Governor's Palace, which has a great tour guide. The Capitol is also an excellent place to visit and lovingly reconstructed. Taverns (Shields, Chownings and others are fun places to eat--there is musical and colonial gamboling in each of them and fun for the whole family. Many are first come, first served so you'll have to eat early or wait for a table, or eat very late. Tavern were the place that people of all classes gathered (though in distinctly different rooms) for food, drink and for lodging. More wealthy patrons were given rope beds with mattresses, and the ropes needed to be pulled tighter--hence the saying "Sleep tight...")
Historic Houses are everywhere and feature tradesmen hard at their labors, all willing to discuss their specialties and the way it was to make a living. Cabinet makers, for example, did a brisk business in coffin making -- the first undertakers in colonial America. Visited the Cooper (barrel maker), the Blacksmithand many others--all entertaining and informative.
Special Events: Re-en-actors, as they are called, will appear for an extra fee (normally 5 or 10 dollars) at theater style venues to tell you about themselves. We spent an enjoyable hour with the fellow playing Thomas Jefferson and another with Patrick Henry. Each is very hard to stump, gracious to the bone, and totally immersed in their own and CW history. One CW official told me that these folks spend three months reading about the person that they will play, and nothing else, before they even consider getting into costume to meet the tourists. It shows in their demeanor.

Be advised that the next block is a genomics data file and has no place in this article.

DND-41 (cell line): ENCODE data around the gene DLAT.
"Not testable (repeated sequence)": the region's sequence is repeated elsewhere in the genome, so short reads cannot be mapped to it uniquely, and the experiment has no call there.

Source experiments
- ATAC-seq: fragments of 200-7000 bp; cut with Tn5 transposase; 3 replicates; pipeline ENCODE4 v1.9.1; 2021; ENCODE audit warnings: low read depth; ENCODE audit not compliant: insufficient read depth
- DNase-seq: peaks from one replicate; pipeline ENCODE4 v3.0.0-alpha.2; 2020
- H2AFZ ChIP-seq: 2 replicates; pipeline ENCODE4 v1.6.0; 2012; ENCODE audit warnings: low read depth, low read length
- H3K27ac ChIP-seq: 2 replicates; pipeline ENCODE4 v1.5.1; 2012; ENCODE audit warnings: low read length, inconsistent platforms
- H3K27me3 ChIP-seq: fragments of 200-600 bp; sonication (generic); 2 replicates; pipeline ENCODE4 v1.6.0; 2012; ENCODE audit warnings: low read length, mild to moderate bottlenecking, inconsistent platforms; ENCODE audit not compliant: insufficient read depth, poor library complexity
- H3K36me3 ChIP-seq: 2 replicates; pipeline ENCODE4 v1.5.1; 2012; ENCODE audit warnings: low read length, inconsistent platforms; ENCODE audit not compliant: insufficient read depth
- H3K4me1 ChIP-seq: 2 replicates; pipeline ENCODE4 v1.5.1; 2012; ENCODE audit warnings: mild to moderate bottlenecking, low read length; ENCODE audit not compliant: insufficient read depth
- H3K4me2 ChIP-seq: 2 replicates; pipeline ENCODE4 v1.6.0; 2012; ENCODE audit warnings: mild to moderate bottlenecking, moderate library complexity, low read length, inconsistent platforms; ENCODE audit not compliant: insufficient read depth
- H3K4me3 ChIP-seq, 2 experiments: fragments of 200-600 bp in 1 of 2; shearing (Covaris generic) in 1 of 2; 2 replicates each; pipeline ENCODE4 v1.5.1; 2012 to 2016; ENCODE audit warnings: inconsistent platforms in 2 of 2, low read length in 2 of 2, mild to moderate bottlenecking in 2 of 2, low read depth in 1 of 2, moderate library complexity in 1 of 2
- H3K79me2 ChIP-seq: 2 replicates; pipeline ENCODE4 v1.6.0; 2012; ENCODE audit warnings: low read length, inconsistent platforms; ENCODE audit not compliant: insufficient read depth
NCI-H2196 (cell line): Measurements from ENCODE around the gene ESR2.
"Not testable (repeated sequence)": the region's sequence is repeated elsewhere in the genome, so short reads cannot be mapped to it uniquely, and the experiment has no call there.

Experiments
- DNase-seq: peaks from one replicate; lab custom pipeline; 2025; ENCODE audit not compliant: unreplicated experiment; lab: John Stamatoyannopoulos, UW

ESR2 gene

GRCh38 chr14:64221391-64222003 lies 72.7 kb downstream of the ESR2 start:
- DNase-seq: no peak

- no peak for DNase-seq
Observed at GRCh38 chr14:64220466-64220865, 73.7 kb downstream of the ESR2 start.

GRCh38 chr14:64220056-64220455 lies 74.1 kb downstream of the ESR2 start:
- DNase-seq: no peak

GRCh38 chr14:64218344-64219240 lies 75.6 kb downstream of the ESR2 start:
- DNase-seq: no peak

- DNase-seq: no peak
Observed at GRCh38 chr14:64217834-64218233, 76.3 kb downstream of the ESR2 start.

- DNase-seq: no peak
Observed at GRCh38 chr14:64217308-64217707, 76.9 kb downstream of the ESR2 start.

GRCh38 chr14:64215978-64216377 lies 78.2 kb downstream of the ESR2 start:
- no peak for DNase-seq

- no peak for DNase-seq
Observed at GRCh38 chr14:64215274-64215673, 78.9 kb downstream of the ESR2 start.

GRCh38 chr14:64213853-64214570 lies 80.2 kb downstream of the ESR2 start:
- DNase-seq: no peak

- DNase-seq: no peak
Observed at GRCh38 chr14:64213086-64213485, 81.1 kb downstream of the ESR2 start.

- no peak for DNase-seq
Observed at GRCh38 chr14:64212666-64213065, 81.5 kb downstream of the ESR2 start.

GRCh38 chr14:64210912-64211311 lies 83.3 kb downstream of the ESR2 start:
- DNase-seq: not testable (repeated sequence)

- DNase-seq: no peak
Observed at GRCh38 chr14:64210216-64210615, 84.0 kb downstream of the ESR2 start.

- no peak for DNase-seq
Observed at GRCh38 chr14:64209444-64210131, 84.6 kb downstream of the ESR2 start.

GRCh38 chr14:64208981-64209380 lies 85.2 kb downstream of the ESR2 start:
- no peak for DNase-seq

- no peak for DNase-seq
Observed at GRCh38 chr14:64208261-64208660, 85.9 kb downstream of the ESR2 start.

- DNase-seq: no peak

The College of William and Mary, the US's second oldest college, is in town and worth a walk around once you're through with CW, or in between colonial adventures
Taking the bus home we asked about other places to eat outside CW. We tried these:
Chain food places are everywhere, for every price range. But there are enough places within CW and the town to keep you happy no matter what you'd like. Dinner at the Inn is a life changing experience, not only for the cost but the service as well. Worth the price, as I keep telling myself!
Well, that's my Colonial Williamsburg report for today. Hope that it answered your questions. We also hope that you'll enjoy it once you've been at Christmas.
Stepping and Mrs. Stones
It is improbable, I know, that a "foreigner" would be able to contribute much to answering your question - particular after SS's exhaustive assessment - but I was there in May this year and have one or two fond memories.